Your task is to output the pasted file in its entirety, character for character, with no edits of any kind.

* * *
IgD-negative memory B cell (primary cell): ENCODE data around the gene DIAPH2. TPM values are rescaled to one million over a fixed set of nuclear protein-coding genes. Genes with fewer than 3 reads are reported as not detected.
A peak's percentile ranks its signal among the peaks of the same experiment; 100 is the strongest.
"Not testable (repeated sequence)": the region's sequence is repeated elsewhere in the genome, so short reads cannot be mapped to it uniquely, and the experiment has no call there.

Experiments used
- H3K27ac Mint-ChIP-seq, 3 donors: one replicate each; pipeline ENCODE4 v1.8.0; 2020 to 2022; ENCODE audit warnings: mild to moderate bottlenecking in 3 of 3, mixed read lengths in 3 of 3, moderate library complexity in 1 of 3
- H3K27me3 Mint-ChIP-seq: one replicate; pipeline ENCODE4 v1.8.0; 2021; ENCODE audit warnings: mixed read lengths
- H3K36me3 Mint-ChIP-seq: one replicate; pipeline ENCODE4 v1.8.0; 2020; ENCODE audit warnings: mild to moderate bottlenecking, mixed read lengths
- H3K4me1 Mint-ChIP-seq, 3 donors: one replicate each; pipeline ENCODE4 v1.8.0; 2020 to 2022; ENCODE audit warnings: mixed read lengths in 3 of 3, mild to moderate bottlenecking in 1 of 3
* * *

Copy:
IgD-negative memory B cell (primary cell): ENCODE data around the gene DIAPH2. TPM values are rescaled to one million over a fixed set of nuclear protein-coding genes. Genes with fewer than 3 reads are reported as not detected.
A peak's percentile ranks its signal among the peaks of the same experiment; 100 is the strongest.
"Not testable (repeated sequence)": the region's sequence is repeated elsewhere in the genome, so short reads cannot be mapped to it uniquely, and the experiment has no call there.

Experiments used
- H3K27ac Mint-ChIP-seq, 3 donors: one replicate each; pipeline ENCODE4 v1.8.0; 2020 to 2022; ENCODE audit warnings: mild to moderate bottlenecking in 3 of 3, mixed read lengths in 3 of 3, moderate library complexity in 1 of 3
- H3K27me3 Mint-ChIP-seq: one replicate; pipeline ENCODE4 v1.8.0; 2021; ENCODE audit warnings: mixed read lengths
- H3K36me3 Mint-ChIP-seq: one replicate; pipeline ENCODE4 v1.8.0; 2020; ENCODE audit warnings: mild to moderate bottlenecking, mixed read lengths
- H3K4me1 Mint-ChIP-seq, 3 donors: one replicate each; pipeline ENCODE4 v1.8.0; 2020 to 2022; ENCODE audit warnings: mixed read lengths in 3 of 3, mild to moderate bottlenecking in 1 of 3